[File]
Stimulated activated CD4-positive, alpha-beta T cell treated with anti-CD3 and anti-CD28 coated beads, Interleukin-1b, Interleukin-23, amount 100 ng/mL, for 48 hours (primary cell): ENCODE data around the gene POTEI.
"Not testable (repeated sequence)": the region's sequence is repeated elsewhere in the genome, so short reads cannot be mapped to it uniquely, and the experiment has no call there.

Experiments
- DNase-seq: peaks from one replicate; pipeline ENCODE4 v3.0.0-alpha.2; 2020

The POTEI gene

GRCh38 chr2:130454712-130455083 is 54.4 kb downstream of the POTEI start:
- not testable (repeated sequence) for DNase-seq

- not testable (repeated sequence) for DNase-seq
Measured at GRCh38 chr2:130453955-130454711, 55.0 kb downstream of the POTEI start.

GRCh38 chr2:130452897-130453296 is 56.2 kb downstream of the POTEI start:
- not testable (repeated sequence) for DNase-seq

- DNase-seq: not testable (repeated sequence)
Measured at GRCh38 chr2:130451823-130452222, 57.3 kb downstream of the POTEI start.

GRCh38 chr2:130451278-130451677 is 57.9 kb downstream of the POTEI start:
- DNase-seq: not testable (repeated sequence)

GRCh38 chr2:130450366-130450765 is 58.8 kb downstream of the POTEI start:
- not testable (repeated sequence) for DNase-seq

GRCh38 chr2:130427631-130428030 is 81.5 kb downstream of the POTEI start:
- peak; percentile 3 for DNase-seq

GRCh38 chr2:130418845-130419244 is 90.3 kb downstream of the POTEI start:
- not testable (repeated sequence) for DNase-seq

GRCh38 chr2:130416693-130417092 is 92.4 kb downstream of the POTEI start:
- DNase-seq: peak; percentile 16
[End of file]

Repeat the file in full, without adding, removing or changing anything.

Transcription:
Stimulated activated CD4-positive, alpha-beta T cell treated with anti-CD3 and anti-CD28 coated beads, Interleukin-1b, Interleukin-23, amount 100 ng/mL, for 48 hours (primary cell): ENCODE data around the gene POTEI.
"Not testable (repeated sequence)": the region's sequence is repeated elsewhere in the genome, so short reads cannot be mapped to it uniquely, and the experiment has no call there.

Experiments
- DNase-seq: peaks from one replicate; pipeline ENCODE4 v3.0.0-alpha.2; 2020

The POTEI gene

GRCh38 chr2:130454712-130455083 is 54.4 kb downstream of the POTEI start:
- not testable (repeated sequence) for DNase-seq

- not testable (repeated sequence) for DNase-seq
Measured at GRCh38 chr2:130453955-130454711, 55.0 kb downstream of the POTEI start.

GRCh38 chr2:130452897-130453296 is 56.2 kb downstream of the POTEI start:
- not testable (repeated sequence) for DNase-seq

- DNase-seq: not testable (repeated sequence)
Measured at GRCh38 chr2:130451823-130452222, 57.3 kb downstream of the POTEI start.

GRCh38 chr2:130451278-130451677 is 57.9 kb downstream of the POTEI start:
- DNase-seq: not testable (repeated sequence)

GRCh38 chr2:130450366-130450765 is 58.8 kb downstream of the POTEI start:
- not testable (repeated sequence) for DNase-seq

GRCh38 chr2:130427631-130428030 is 81.5 kb downstream of the POTEI start:
- peak; percentile 3 for DNase-seq

GRCh38 chr2:130418845-130419244 is 90.3 kb downstream of the POTEI start:
- not testable (repeated sequence) for DNase-seq

GRCh38 chr2:130416693-130417092 is 92.4 kb downstream of the POTEI start:
- DNase-seq: peak; percentile 16